There is a saying among bitcoiners, and it becomes more truthful and apparent as time goes on: You don’t change Bitcoin. Bitcoin changes you.
Why is that? At first, I wasn’t sure how to answer this question; I just knew it was true. The reasons behind it remained somewhat of a mystery to me. Yes, Bitcoin is incredibly resistant to change. And yes, sound money lowers your time preference. That is definitely a large part of it. There is also the historical tendency to get rich, so wealth and the economic freedom that comes with it might be another part.
Money, however, isn’t always a blessing. It tends to amplify both good and bad traits. It also has the power to corrupt, and it has the potential to drive people insane. If you aren’t careful, what started as sudden riches can soon turn into a power-drunk ego trip that ends in Bitcoin Derangement Syndrome.
There is plenty of writing on low time preference and wealth already, which is why I want to focus on the third thing that Bitcoin forces upon you: responsibility.
The Individual Is Sovereign
The whole idea of Bitcoin is to remove intermediaries from the equation. Trusted third parties are security holes, and unless we want to repeat past mistakes, it is our collective responsibility to eliminate these security holes wherever and whenever we can. Bitcoin allows for the elimination of trusted third parties because it loops itself into existence from the bottom up instead of being created from the top down. In Bitcoin, your self-sovereignty can be absolute.
Bitcoin emphasizes the sovereignty of the individual both in principle and in practice. It allows economic actors to store and exchange value freely, requiring nothing but a valid cryptographic signature. Group identity, gender, skin color, age, political or religious affiliation — all are irrelevant in the protocol’s eyes. If your transaction has a valid signature, Bitcoin will take you seriously. No matter if you are a person, a dog, or an attack helicopter.
Just like intersectionality is resolved by focusing on the individual, the problem of trusted third parties is resolved by focusing on individual nodes. Remove social and political identities, and the individual remains. Remove trusted third parties and external sources of truth, and the self-sovereign node remains. And just like human dignity is inviolable, the self-validating truth that your Bitcoin node represents is inviolable. If an external authority could interfere with your node’s truth, the whole point of Bitcoin would be moot.
“Die Würde des Menschen ist unantastbar.” — Artikel 1 des Grundgesetzes für die Bundesrepublik Deutschland
It all boils down to individual nodes. Consequently, it all boils down to the individuals operating these nodes.
Responsibility Is Programmed
There is a reason why bitcoiners speak of “the journey” down the rabbit hole. The only way to get into Bitcoin is to start small and improve incrementally. It is neither easy nor comfortable, but it is also necessary. You can’t do everything “correctly” on day one. The challenges are too large, the paradigm shifts too radical, the tradeoffs too many, and the issues too nuanced.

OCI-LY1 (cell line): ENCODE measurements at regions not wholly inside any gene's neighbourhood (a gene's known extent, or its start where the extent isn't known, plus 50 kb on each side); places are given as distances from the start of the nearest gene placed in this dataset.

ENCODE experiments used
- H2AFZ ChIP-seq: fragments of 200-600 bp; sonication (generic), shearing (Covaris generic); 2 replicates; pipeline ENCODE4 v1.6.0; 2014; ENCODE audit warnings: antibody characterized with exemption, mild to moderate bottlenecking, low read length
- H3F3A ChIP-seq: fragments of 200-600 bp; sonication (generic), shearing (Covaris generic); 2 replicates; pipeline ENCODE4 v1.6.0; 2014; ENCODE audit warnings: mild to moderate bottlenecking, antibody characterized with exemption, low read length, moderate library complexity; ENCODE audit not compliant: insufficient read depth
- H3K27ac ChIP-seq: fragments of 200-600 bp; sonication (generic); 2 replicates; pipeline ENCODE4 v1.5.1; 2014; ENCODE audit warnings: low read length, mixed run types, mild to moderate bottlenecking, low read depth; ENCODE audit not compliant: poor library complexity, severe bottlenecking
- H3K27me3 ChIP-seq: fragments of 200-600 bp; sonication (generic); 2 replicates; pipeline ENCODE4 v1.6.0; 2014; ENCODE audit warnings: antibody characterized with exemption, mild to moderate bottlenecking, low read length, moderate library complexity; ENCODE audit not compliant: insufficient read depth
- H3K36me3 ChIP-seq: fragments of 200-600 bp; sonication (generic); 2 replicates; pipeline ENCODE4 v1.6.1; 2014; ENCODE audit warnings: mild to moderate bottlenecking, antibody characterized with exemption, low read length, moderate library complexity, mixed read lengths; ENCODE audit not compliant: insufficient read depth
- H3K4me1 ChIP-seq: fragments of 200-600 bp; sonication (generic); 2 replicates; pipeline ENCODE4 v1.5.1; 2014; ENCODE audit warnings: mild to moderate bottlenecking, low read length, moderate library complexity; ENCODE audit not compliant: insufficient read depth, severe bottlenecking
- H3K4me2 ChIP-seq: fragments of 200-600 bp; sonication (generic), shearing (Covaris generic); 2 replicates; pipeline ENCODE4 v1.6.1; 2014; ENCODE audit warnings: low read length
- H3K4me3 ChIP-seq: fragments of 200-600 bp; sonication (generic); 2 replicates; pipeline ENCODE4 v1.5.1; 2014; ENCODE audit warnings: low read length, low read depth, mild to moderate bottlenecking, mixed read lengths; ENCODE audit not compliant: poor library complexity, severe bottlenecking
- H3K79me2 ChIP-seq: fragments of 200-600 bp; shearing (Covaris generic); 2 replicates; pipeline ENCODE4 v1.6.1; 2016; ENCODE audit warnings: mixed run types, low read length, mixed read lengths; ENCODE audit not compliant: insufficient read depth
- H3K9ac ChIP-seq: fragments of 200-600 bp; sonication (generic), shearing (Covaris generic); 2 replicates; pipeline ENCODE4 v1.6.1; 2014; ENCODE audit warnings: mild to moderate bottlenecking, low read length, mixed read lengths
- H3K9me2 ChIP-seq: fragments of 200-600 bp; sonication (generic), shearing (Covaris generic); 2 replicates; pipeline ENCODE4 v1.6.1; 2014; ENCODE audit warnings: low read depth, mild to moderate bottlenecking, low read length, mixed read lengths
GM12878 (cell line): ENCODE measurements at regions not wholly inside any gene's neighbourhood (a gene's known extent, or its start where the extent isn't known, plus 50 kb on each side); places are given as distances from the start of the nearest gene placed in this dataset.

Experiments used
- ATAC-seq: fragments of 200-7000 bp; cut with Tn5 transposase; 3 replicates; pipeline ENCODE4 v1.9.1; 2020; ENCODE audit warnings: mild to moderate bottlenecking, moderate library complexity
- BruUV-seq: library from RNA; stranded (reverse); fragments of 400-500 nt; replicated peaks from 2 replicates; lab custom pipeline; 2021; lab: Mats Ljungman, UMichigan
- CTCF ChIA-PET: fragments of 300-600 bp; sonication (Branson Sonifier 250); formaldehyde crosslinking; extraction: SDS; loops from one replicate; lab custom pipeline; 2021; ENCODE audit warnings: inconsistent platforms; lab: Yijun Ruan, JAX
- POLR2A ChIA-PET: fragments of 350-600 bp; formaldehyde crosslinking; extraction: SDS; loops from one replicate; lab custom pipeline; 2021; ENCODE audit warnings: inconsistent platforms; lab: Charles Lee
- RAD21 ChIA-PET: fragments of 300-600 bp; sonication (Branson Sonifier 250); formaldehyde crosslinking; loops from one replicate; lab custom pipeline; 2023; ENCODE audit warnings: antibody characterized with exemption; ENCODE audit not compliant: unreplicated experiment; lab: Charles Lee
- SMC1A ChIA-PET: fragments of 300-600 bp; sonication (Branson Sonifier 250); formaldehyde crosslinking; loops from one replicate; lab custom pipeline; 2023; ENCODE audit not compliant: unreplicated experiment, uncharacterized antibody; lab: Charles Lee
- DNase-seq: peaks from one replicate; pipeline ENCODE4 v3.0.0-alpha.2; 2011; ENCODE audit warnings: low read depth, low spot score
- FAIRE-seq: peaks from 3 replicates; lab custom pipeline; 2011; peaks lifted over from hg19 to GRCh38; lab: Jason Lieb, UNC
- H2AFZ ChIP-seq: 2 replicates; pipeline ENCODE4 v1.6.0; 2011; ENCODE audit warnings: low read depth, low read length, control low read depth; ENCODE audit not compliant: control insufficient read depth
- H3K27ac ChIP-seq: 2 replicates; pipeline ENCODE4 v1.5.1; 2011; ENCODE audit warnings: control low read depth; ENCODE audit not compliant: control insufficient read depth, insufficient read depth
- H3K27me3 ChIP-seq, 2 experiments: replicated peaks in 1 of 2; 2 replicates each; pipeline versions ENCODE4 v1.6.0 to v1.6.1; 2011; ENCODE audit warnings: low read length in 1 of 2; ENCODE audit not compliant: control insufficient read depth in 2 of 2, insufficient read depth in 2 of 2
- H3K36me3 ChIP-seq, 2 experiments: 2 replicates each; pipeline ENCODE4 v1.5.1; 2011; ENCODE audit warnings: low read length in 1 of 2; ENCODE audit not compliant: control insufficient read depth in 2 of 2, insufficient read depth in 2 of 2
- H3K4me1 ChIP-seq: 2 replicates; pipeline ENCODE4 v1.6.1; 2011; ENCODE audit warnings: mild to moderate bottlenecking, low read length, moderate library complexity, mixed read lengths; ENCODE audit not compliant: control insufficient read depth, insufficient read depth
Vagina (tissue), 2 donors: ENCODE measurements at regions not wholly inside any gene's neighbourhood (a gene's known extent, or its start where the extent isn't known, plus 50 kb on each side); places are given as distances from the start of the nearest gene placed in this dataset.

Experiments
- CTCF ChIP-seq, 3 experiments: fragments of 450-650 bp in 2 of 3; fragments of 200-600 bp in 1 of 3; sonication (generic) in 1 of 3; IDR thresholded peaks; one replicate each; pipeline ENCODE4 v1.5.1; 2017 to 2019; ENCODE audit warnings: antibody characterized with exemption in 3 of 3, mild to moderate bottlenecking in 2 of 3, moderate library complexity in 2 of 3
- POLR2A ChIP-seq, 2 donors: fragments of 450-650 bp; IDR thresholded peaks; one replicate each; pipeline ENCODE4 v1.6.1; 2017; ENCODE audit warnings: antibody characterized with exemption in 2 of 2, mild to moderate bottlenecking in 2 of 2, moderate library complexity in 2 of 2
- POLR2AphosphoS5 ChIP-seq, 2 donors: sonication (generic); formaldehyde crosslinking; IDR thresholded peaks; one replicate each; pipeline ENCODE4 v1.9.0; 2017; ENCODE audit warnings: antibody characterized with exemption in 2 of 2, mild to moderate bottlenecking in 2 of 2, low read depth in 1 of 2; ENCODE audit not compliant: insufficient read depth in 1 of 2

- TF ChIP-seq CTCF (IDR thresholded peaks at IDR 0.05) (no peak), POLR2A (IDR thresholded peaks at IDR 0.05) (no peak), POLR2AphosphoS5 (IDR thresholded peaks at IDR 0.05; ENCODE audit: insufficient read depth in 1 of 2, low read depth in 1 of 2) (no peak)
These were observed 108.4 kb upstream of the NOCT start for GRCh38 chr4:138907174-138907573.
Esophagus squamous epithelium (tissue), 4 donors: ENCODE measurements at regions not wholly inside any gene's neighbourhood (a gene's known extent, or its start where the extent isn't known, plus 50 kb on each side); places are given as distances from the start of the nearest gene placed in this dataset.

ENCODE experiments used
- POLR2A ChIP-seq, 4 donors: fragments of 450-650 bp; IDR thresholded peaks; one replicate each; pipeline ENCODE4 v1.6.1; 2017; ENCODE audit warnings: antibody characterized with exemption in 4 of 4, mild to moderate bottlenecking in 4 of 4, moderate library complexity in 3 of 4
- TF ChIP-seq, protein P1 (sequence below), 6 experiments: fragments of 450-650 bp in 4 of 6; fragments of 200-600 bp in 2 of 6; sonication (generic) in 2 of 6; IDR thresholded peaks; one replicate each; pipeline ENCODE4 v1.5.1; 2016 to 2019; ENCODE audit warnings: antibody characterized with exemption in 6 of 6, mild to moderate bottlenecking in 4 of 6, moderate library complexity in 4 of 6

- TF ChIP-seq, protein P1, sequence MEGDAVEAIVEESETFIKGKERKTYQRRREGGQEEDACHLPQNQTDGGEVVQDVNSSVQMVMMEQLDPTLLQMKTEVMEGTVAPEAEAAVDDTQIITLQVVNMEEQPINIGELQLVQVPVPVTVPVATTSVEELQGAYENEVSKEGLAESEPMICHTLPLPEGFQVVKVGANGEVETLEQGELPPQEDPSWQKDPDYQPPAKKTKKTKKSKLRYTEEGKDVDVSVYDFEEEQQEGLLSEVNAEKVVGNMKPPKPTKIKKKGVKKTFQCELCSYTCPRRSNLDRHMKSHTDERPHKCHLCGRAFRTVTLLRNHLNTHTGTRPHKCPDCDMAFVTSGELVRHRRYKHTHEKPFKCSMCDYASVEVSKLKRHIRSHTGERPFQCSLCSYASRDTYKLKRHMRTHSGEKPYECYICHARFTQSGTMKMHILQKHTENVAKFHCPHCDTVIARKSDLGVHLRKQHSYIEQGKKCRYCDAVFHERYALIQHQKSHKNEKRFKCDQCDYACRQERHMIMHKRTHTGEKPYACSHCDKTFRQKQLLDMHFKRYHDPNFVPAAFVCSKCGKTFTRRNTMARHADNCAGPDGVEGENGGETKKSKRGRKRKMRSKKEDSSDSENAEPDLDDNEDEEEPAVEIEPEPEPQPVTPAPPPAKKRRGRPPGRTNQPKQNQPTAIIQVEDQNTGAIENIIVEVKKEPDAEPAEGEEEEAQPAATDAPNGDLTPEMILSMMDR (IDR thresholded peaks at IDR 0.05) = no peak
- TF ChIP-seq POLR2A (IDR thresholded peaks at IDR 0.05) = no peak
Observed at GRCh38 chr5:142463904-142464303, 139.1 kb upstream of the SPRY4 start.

Consequently, my advice to friends and family remains the same: start stacking sats today. It might not be the perfect advice for everyone under all circumstances, but it is perfect in my eyes for the following reason alone: it forces you to take the first step, which is having some sats to your name.
Once you have acquired some bitcoin, you have skin in the game. And once you have skin in the game, you are on the path to become more self-sovereign. You are on track to take responsibility for your finances, for your savings, for your future, and, perhaps somewhat surprisingly, for the future of Bitcoin.
Sounds grandiose? Let me explain: you will learn that you don’t really own bitcoin unless you hold your own keys. You will learn that you can’t be sure that what you’re holding actually is bitcoin unless you validate your transactions with your own node. You will learn that Bitcoin is whatever you decide it to be, that the value of bitcoin does not come from without but from within, and that maximum utility in the world of Bitcoin entails the adoption of maximum responsibility.
The base reality of how the Bitcoin network operates, combined with the growing number of reports of this effect — a personal transformation brought about by the adoption of a Bitcoin Standard — makes me believe that it isn’t only the moon that is programmed, but the adoption of responsibility is too.
Because bitcoin is designed to pump forever, whatever skin you have in the game will soon grow to be a meaningful amount. As the purchasing power of your bitcoin stack grows, your incentive to become a first-class Bitcoin citizen will grow as well. You will want to learn how to do self-custody. You will want to learn how to run your own node.
It goes even beyond the mantras of “not your keys, not your bitcoin” and “not your node, not your rules.” It is in your best interest to support the network, either by running a node, contributing hash power, or indirectly by supporting bitcoin development. And here comes the kicker: running your own node means that you are participating in the network itself, which inevitably involves you in the process of defining what Bitcoin is. Since nobody can tell you what Bitcoin is, you have to decide what Bitcoin is for yourself, over and over again. The network is a growing, ever-changing organism, and the opt-in nature of protocol upgrades will repeatedly force the question of Bitcoin’s identity upon its participants.
What is Bitcoin? And what should it be? The lack of a central authority implies that answering these questions is your responsibility, in perpetuity. However, before you can dare to take on this responsibility, you must take the first step and start saving yourself.